Close up of a thin slice of a Lufengosaurus rib. The bone was organized around round vascular canals, where collagen and hematite was found in the fossilized bone. Credit: Robert Reisz/University of Toronto Mississauga.

Lighting Up the Jurassic World

Thanks to a new technique using infrared light, researchers have probed into the soft tissue of dinosaurs from 195 million years ago.

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Dinosaur fossils are more than just pieces of rock. Beyond revealing the shapes and structures of bones and teeth, researchers are now finding evidence of original biological material dating as far back as 195 million years ago.

Published this week in Nature Communications, this rare soft tissue find from the rib of Jurassic dinosaur Lufengosaurus is over 100 million years older than the previous oldest find in a late-Cretaceous Tyrannosaurus rex.

Corresponding author Robert Reisz, vertebrate paleontologist and professor of biology at the University of Toronto Mississauga, found traces of type I collagen, a fibrous protein found in cartilage, blood vessels, and other connective tissue. He credits a light-based method for detecting tiny amounts of biological material.

Reisz and collaborators at Taiwan’s National Synchrotron Radiation Research Center used high-power infrared light to probe for materials inside vascular canals, the areas of bone that housed nerves and blood vessels in the living animal. The wavelengths of light that bounced back gave signatures that identified the materials preserved inside the bone, one microscopic area at a time.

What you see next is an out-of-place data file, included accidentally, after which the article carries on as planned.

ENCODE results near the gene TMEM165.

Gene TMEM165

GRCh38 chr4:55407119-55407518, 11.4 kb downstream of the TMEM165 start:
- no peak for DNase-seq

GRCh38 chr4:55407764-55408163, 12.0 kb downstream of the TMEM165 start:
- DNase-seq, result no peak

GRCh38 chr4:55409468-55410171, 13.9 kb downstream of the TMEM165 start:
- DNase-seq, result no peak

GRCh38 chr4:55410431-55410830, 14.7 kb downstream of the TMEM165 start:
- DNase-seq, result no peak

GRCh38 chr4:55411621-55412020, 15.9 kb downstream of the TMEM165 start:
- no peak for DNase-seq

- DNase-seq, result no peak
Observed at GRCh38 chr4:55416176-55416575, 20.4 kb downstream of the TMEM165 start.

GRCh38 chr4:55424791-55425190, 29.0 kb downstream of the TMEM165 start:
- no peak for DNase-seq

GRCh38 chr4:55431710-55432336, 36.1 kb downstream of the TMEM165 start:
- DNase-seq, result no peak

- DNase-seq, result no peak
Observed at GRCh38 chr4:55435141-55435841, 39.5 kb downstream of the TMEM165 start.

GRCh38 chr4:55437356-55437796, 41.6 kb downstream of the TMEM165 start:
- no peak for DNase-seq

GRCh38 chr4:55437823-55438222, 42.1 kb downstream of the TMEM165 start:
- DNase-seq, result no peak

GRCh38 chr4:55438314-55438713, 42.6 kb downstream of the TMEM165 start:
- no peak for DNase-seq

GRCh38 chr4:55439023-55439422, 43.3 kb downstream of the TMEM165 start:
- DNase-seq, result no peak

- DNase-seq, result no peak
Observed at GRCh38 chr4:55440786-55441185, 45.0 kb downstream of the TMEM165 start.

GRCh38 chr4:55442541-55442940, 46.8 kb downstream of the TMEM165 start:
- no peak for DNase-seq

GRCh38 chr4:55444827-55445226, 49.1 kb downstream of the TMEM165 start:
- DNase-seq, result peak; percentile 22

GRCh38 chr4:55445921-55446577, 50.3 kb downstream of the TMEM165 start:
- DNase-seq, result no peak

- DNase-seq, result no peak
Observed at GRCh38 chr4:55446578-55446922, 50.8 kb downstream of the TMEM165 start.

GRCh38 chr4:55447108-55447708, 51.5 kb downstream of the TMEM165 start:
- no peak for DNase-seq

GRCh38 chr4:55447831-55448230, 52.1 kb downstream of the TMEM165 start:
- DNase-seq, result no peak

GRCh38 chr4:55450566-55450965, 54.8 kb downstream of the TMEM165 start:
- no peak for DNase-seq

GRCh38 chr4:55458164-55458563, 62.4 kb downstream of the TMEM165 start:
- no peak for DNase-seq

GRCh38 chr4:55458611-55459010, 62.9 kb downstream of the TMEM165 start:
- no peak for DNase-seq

Previous methods required researchers to dissolve the rest of the fossil away before carrying out the analysis, which destroys the specimen and dilutes the material. The light-based approach is more sensitive and allowed Reisz to pinpoint the original location of each signal.

And in this case, location mattered. As it turns out, as dinosaur blood turned to stone, it may have helped protect the biological material around it. The vascular canals were filled with small hematite particles, an iron-rich mineral that likely formed from the iron-rich hemoglobin in the dinosaur’s blood. The areas in the surrounding fossil and rock were iron poor. The antibacterial properties of hematite may have helped preserve the collagen over vast geological time.

This new method is set to reveal molecular information that was previously invisible, and thought to be destroyed. There is more biological material preserved in fossils than was previously believed possible, and this opens up opportunities to better understand evolution and the biological relationships between long-extinct species.

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Karyn Ho is a science animator and engineer who thrives at the interface between science, engineering, medicine, and art. She earned her MScBMC (biomedical communications) and PhD (chemical engineering and biomedical engineering) at the University of Toronto. Karyn is passionate about using cutting edge discoveries to create dynamic stories as a way of supporting innovation, collaboration, education, and informed decision making. By translating knowledge into narratives, her vision is to captivate people, spark their curiosity, and motivate them to share what they learned.